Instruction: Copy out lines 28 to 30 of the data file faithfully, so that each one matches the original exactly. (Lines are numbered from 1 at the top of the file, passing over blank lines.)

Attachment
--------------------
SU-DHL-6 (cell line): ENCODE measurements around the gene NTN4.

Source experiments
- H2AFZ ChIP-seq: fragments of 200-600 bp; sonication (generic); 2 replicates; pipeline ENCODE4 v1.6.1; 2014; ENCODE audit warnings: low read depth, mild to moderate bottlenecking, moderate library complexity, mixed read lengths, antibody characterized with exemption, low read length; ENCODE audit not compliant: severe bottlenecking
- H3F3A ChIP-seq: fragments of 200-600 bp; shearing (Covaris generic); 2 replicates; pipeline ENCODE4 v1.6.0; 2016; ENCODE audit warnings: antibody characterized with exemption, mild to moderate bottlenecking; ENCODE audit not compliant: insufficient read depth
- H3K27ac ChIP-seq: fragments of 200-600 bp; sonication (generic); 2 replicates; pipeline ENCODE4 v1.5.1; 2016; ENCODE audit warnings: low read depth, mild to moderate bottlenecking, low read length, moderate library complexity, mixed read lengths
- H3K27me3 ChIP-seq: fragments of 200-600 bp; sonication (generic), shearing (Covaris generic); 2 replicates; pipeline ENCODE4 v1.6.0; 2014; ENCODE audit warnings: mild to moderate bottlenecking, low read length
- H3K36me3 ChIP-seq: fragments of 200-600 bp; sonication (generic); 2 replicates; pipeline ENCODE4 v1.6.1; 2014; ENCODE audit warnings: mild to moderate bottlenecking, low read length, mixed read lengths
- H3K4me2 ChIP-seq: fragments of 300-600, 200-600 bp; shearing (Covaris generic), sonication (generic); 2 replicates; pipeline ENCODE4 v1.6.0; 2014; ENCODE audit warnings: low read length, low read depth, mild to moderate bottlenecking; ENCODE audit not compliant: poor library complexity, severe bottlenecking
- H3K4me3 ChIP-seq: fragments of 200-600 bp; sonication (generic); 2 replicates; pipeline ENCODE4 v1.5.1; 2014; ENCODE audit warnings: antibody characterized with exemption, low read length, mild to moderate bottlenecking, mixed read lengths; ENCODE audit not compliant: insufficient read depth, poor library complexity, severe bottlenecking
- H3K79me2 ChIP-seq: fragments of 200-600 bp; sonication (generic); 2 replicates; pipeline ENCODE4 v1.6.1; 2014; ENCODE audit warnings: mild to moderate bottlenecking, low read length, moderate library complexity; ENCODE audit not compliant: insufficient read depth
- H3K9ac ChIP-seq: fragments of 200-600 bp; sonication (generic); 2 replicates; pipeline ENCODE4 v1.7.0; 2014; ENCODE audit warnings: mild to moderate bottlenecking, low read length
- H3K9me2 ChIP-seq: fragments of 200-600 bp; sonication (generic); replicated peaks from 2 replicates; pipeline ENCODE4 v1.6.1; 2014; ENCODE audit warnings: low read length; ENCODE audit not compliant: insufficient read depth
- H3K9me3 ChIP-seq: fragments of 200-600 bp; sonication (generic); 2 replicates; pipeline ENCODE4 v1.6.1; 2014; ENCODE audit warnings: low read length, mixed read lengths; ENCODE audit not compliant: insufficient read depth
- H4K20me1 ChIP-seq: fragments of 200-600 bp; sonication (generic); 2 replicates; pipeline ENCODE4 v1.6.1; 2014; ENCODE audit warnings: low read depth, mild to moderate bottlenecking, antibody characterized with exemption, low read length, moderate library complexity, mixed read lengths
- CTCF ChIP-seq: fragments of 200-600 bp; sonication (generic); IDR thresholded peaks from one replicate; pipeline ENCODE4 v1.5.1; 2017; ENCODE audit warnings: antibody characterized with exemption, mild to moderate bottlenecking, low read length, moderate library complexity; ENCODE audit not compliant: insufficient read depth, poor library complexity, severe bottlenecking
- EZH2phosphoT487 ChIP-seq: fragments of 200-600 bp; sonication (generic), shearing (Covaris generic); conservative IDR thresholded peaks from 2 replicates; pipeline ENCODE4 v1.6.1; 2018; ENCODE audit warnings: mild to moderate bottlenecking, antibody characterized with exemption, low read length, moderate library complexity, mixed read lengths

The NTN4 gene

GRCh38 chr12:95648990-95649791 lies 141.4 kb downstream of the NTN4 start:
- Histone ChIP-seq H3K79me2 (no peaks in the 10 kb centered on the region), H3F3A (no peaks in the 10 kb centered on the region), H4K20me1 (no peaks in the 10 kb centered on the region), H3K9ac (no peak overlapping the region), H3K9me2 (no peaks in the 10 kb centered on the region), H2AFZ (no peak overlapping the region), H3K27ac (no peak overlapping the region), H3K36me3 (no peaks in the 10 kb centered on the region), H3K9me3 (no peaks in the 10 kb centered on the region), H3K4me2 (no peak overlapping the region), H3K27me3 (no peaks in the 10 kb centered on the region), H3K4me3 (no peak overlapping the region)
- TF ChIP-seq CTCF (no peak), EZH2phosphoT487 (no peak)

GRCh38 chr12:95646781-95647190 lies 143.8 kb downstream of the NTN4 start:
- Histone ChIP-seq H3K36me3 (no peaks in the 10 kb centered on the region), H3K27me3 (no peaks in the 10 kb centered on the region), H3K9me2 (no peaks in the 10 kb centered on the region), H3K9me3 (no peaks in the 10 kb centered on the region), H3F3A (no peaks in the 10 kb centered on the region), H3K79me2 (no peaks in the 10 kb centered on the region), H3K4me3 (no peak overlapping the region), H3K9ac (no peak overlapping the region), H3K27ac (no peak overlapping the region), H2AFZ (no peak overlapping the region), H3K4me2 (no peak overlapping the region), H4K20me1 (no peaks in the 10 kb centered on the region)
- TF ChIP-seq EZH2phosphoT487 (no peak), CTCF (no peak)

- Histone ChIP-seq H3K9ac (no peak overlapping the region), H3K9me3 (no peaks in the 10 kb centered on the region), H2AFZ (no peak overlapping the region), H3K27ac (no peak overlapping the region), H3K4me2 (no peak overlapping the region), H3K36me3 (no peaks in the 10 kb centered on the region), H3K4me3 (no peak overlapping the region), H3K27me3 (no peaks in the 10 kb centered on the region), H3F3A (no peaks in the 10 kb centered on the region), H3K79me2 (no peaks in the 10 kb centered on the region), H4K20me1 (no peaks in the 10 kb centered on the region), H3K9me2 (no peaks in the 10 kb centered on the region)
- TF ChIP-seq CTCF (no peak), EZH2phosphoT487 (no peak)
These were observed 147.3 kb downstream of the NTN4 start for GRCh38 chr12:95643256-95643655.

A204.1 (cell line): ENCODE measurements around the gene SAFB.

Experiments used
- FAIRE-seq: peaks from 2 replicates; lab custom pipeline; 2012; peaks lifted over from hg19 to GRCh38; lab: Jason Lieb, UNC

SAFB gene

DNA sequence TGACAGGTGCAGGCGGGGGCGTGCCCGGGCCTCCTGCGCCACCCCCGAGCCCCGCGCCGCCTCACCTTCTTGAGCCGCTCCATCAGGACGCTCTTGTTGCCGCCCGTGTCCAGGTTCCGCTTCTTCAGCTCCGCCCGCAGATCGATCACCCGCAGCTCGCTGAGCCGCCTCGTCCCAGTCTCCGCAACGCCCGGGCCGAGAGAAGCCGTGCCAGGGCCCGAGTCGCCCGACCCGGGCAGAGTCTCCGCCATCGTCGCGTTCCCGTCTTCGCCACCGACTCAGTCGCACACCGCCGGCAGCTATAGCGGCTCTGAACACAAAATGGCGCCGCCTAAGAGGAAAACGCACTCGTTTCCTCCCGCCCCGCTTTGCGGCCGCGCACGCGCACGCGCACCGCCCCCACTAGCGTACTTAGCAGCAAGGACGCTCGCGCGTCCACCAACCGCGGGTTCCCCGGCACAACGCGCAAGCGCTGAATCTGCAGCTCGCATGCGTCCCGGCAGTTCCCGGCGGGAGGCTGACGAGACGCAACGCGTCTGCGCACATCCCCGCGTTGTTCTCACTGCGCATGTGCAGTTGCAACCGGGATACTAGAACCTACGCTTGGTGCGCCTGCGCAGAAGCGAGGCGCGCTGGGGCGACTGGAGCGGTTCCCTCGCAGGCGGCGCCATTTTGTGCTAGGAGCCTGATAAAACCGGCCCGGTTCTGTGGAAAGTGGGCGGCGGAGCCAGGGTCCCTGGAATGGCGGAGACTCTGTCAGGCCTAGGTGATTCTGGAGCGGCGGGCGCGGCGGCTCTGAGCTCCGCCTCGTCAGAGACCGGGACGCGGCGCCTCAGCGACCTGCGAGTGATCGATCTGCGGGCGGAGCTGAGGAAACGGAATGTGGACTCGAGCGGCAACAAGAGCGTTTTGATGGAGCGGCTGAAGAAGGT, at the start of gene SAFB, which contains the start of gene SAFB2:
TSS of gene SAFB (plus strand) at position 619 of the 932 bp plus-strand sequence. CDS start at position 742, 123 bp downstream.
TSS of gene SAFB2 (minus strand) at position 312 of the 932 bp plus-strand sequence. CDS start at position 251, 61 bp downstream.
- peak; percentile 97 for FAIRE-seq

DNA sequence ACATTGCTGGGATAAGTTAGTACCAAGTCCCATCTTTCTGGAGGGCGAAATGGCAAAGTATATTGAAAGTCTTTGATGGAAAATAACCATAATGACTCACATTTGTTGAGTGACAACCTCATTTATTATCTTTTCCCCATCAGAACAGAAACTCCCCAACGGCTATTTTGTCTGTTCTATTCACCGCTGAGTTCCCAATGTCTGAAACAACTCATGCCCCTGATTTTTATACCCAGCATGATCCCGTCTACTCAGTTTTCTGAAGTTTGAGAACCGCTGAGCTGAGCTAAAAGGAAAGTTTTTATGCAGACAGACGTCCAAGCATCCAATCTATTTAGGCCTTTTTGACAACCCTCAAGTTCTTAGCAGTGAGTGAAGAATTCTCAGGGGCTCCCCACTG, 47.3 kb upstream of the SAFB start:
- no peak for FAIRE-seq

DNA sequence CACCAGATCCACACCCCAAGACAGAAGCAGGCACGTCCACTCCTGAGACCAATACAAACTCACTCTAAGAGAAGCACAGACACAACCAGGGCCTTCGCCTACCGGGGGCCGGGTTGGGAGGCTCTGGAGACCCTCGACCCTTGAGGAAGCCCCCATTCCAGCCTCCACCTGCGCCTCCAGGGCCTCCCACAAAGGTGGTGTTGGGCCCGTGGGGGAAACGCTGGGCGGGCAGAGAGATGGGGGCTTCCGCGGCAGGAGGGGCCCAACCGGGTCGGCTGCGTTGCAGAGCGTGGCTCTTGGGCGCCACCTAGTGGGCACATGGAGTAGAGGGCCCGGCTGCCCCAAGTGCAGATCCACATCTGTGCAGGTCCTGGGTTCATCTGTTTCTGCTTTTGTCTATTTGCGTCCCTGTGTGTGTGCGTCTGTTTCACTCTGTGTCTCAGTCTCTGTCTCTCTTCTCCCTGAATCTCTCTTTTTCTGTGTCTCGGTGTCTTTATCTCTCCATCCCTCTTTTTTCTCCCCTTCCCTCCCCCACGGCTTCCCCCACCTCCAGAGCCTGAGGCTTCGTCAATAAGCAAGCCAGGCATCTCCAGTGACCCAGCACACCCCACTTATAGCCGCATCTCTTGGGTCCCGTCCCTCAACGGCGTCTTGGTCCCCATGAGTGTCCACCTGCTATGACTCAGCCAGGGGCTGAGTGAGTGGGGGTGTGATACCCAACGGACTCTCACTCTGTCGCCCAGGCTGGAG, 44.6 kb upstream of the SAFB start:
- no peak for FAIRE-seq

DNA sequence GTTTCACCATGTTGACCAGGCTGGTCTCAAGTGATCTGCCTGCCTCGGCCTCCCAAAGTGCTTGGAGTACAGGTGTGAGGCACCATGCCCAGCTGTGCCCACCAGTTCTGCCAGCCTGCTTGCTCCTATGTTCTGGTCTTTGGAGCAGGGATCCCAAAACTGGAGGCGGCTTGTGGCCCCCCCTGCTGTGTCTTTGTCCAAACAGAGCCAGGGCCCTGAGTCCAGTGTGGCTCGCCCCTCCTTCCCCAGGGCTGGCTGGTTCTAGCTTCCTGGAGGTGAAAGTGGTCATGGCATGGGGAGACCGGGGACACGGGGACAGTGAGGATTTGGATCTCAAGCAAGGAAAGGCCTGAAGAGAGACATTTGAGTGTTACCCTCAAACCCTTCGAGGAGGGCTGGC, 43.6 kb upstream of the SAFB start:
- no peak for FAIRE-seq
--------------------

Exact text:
Experiments used
- FAIRE-seq: peaks from 2 replicates; lab custom pipeline; 2012; peaks lifted over from hg19 to GRCh38; lab: Jason Lieb, UNC

SAFB gene